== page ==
Arab Organisation for Human Rights in the UK (AOHR UK) is appalled to receive news of the harsh judgement of a Saudi court against 10 Egyptian Nubian men and demands that the international community – including Saudi’s key backers in the West – put pressure on the Riad regime to reverse the decision.
On Monday 10 October, the Kingdom’s Specialised Criminal Court (SCC) applied the so-called Counter-Terrorism Law and sentenced the 10 men to between 10 and 18 years in prison. The men, all Egyptian Nubians, were charged with crimes including “establishing an association without a license”, after they organised a day of remembrance for the 1973 Arab Israeli war in October 2019.
The men are: Adel Ibrahim Faqir, Dr. Farjallah Ahmed Youssef, Jamal Abdullah Masri, Mohamed Fathallah Gomaa, Sayyed Hashem Shater, Ali Gomaa Ali Bahr, Saleh Gomaa Ahmed, Abdulsalam Gomaa Ali Bahr, Abdullah Gomaa Ali and Wael Ahmed Hassan Ishaq. All of them are members of peaceful, non-political Nubian community groups. Three of them are over 60 years old, it has been reported.
All of the men were arrested on 25 October 2019, though were shortly released with travel bans. However, in July 2020 they were all forcibly detained, meaning that for two months they were denied contact with their relatives. More than a year after, on 10 November 2021, at their first hearing before the SCC, they were able to meet their lawyers.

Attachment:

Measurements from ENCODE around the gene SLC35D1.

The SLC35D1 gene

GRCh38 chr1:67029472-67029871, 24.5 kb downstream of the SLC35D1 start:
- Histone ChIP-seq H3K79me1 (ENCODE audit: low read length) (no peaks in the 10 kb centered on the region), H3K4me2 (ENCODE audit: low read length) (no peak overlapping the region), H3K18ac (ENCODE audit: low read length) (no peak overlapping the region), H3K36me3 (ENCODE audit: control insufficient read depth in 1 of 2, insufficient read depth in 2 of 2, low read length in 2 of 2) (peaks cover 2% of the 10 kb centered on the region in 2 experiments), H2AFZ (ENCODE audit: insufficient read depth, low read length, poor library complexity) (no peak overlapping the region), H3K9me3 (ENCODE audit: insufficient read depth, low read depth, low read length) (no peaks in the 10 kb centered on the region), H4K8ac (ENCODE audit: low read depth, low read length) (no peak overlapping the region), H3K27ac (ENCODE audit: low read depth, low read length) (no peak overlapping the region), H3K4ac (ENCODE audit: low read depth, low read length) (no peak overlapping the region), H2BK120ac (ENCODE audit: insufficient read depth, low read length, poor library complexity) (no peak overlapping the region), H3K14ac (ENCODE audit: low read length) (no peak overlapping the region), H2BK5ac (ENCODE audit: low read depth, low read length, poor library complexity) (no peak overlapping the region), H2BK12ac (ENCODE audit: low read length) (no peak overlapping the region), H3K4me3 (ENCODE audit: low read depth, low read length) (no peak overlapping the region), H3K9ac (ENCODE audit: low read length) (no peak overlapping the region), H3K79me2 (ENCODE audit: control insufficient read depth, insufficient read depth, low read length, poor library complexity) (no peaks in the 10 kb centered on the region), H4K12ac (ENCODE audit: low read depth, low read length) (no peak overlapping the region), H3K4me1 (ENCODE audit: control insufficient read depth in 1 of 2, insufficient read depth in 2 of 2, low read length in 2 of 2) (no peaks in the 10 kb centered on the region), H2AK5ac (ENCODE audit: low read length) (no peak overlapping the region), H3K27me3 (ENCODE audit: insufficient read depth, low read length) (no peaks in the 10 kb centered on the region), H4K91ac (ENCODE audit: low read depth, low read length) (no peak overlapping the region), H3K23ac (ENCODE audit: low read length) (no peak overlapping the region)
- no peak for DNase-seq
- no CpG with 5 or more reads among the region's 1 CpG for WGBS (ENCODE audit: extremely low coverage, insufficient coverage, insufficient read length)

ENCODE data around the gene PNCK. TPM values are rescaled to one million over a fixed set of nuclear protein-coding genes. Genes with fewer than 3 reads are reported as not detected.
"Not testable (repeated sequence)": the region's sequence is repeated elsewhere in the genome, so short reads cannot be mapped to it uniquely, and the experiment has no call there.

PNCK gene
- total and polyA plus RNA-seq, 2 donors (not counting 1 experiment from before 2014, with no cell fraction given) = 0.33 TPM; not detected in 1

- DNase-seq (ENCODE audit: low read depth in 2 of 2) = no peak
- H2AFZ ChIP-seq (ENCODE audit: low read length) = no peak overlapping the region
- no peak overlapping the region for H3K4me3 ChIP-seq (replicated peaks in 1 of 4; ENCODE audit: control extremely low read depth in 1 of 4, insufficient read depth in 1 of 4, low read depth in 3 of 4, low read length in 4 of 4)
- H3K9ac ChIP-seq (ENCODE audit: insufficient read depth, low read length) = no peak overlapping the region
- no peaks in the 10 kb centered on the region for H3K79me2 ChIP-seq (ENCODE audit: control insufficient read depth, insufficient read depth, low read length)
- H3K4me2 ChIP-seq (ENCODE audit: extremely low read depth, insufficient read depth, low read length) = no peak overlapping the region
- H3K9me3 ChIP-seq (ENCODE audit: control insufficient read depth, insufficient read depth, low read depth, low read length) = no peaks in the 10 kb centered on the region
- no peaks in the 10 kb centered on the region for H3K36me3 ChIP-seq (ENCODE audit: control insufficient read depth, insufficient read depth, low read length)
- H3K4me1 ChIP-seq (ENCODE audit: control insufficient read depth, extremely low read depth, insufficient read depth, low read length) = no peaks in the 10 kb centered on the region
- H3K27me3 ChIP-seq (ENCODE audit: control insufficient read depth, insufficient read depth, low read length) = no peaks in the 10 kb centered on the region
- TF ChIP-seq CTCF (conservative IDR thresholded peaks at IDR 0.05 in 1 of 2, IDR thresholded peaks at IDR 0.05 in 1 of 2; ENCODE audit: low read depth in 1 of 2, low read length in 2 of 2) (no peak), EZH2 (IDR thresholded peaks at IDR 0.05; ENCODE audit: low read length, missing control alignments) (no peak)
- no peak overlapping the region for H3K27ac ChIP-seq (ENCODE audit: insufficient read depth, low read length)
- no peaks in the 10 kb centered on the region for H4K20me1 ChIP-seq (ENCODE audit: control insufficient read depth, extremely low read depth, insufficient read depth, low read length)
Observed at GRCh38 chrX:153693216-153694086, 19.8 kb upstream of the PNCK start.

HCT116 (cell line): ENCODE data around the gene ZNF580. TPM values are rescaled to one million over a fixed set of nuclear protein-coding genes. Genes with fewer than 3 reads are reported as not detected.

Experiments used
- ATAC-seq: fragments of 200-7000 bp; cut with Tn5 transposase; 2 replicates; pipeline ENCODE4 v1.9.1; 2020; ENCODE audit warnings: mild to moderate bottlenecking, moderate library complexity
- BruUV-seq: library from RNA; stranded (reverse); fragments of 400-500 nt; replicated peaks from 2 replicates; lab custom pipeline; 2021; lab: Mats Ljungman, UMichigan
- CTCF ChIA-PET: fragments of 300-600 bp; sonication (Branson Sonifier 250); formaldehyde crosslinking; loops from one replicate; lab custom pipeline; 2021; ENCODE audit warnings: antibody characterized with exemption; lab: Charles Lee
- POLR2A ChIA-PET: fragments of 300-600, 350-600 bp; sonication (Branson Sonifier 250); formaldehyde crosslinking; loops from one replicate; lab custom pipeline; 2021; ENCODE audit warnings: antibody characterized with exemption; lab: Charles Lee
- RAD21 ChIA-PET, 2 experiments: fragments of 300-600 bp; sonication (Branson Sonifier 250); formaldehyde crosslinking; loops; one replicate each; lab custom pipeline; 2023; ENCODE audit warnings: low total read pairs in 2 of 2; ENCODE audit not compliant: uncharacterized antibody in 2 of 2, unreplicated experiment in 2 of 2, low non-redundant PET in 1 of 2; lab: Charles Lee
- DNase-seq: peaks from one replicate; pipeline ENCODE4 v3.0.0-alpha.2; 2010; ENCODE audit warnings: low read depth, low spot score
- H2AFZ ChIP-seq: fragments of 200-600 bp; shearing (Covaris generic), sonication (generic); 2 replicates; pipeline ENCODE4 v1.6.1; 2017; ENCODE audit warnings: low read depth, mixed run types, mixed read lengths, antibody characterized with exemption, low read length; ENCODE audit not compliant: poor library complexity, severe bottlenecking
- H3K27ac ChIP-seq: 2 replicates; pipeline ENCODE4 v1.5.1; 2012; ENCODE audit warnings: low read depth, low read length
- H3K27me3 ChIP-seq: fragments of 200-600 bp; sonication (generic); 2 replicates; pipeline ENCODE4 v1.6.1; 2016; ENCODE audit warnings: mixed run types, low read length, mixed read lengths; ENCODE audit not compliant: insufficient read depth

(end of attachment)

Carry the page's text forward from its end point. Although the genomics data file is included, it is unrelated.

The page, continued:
Monday’s judgement, therefore, comes after a litany of police and judicial abuses – and indeed outright denials – of the men’s basic rights, and therefore the judgement is itself unlawful. It should be noted that such denials of people’s rights are typical for the Saudi regime: AOHR UK has highlighted the numerous legal cases of abuse that critics and dissenters have suffered in the country over the last period.
AOHR UK hereby joins the calls from around the world for the men to be released immediately and without charge, and further demands that Saudi’s chief international backers put pressure on the regime in Riad to desist from such blatantly politicised and abusive trials.
All people have the right to create civil organisations, commemorate historical events, and to a fair trial.